Sisters Of St. Benedict Opening New Chapter Of Service To Hispanics
The long history of the Sisters of St. Benedict of Ferdinand serving the pastoral needs of Hispanics in the Evansville Diocese will shift into a new chapter this summer.
While it is always an effort of the entire Ferdinand Benedictine community to try to meet the needs of local Hispanics, one of their most visible roles has been their presence at the Guadalupe Center in Huntingburg since its opening in 2000.
The three sisters currently serving at the Guadalupe Center all plan to move into new roles of ministering to Hispanics. Sisters Karen Durliat and Mary Judith Fleig will remain at the Guadalupe Center through the end of June, while Sister Joan Scheller will stay through the end of August.
Bishop Charles C. Thompson of the Diocese of Evansville said, “We need to celebrate the faithful service of the Sisters of St. Benedict of Ferdinand to the Hispanic ministry in the diocese and at the Guadalupe Center. Sisters Karen, Joan, and Mary Judith have been so dedicated through the years, guiding the Hispanics through many challenges, and helping them to enjoy many successes as they become more acclimated here. These women of faith have certainly reflected to the Hispanic people a welcoming church.”
Sister Karen was associate director of Hispanic ministry for the diocese from 2001 to 2008, and director of Hispanic ministry from 2008 to 2014. Sister Joan became associate director of Hispanic ministry in 2009 and has also been heavily involved in immigration work for the Hispanics. Sister Mary Judith is a 13-year English/Spanish translator for the court system in Jasper, a duty she will continue, and has handled receptionist duties at the Guadalupe Center.
Sister Barbara Lynn Schmitz, prioress of the Sisters of St. Benedict of Ferdinand, said, “It has been a privilege for us to have served the Hispanic people through the Guadalupe Center. Our community wholeheartedly endorsed this ministry and has long sought to ease the plight of the Hispanic immigrants. This ministry has been part of the sisters’ strategic plan for over 30 years. Rest assured we will continue serving Hispanics in other ways in the future. We have forged too strong a bond to walk away from our Hispanic ministry. We will just be discerning how to do it in a different way.”
Sister Barbara Lynn also acknowledged the vital financial role played for the Guadalupe Center by the Daughters of Charity’s Mission and Ministry, Inc., located in Evansville. That group helped fund the center’s operations through annual grants.
The Ferdinand Benedictines’ ministry for Hispanics began in 1984, about the time Hispanics were first recruited to work in local industries. Sister Mary Victor Kercher started as a volunteer, serving as diocesan coordinator of Hispanic ministry from 1984 to 1989. The sisters, along with the Daughters of Charity, began the process in 1999 of opening an office, taking it to Bishop Gettelfinger to get it started. The Diocese of Evansville, the Daughters, and the Sisters of St. Benedict then worked together to serve the people. In 1999, the Office of Spanish-Speaking Ministry opened in Father Gene Heerdink’s rectory in Jasper. Father Gene was named the director, and Sister Mary Victor the associate director. The Huntingburg center opened the following year.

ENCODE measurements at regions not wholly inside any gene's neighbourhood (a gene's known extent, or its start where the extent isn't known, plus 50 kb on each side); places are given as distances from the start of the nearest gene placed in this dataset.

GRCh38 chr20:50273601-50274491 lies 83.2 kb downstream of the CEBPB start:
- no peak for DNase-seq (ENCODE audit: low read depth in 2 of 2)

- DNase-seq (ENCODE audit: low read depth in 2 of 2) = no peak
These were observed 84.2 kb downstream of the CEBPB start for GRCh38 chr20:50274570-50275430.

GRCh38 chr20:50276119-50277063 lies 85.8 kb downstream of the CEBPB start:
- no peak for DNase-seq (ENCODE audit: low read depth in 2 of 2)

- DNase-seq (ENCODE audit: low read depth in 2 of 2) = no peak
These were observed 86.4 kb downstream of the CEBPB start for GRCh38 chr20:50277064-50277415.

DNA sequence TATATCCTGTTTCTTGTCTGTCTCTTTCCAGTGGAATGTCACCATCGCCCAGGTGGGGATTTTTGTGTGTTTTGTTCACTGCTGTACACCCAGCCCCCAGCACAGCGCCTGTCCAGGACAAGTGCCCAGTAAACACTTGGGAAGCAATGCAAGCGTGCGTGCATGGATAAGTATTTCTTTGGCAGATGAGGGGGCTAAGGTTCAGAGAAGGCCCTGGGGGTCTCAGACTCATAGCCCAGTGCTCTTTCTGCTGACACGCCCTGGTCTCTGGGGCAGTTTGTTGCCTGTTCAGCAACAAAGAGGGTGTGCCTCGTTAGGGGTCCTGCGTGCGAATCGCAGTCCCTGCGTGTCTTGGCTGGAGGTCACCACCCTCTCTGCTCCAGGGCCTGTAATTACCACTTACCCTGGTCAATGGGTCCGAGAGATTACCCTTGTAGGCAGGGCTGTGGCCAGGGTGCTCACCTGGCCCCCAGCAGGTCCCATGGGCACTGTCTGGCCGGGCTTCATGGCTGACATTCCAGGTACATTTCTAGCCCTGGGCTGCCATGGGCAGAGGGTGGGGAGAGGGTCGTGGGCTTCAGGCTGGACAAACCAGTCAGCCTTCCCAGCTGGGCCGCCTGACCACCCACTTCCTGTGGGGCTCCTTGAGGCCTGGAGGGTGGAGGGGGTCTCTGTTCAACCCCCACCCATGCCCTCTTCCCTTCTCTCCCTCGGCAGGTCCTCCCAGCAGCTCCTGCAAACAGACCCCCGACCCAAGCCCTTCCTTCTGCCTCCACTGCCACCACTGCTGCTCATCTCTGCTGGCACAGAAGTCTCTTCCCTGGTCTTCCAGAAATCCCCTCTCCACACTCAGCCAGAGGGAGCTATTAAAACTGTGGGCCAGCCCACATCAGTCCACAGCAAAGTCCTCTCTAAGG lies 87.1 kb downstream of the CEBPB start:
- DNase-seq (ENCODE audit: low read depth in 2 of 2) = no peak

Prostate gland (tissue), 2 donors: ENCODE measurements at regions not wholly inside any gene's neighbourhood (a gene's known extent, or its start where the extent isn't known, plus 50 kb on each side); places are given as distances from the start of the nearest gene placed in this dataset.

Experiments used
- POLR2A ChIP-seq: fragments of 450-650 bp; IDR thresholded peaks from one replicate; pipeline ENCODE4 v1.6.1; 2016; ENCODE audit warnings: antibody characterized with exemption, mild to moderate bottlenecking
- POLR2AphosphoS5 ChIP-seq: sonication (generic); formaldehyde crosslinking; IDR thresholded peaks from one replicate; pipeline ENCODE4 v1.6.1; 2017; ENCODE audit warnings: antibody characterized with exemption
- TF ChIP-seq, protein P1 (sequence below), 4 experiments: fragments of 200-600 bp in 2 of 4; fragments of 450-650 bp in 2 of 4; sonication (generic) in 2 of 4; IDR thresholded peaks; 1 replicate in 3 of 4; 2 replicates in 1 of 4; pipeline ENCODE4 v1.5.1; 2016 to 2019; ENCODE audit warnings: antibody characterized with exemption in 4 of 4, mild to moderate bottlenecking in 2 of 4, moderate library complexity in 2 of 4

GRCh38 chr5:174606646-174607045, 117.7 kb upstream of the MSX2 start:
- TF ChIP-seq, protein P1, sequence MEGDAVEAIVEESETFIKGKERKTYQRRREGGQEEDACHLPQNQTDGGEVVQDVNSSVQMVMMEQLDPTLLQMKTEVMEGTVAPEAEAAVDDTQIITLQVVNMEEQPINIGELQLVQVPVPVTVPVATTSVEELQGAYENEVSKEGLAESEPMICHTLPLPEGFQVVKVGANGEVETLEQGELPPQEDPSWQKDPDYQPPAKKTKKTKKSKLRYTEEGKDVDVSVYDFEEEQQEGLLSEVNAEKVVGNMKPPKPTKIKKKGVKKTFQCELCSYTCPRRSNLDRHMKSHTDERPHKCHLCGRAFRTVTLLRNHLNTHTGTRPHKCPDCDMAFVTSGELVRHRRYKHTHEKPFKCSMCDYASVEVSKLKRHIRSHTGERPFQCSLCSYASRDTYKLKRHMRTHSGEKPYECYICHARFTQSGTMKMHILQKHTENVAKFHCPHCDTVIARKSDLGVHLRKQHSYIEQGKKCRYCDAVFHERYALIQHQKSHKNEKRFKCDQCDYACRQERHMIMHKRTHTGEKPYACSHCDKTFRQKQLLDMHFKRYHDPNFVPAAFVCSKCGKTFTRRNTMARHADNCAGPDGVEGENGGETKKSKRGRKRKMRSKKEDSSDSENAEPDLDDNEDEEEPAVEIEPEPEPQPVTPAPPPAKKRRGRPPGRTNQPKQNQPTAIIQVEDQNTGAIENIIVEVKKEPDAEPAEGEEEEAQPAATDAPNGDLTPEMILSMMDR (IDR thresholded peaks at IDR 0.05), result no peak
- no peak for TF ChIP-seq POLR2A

Father Gene, who still performs sacramental work out of the Guadalupe Center, said, “The sisters have done a good job. Their strength was they made it a welcoming place. It was a good atmosphere, very friendly, everybody was eager to help everybody. It was like a home away from home. We organized parties, fiestas, English as a Second Language. Immigration was a big thing from the very beginning. The big strength the sisters brought to the center was being open and bilingual. They helped them find jobs, hospitals, and schools. The Hispanics kept coming back to receive help, of one kind or another, so that was a good sign. The sisters would often counsel the Hispanics, not only in spiritual matters, but also in worldly matters. They would go to their homes, and would surface the needs (of the Hispanics), talk about their needs, and try to address them.”
Sister Karen’s work with the Hispanics became a passion for her, as she participated almost like an insider in their community. She’s always wanted a ministry where she could help those with less. “It’s been a blessing to walk with the Hispanic people, to learn their culture, their deep spirituality, and their intimacy with God,” she says. “They celebrate the present moment, and it’s just a blessing to be there.”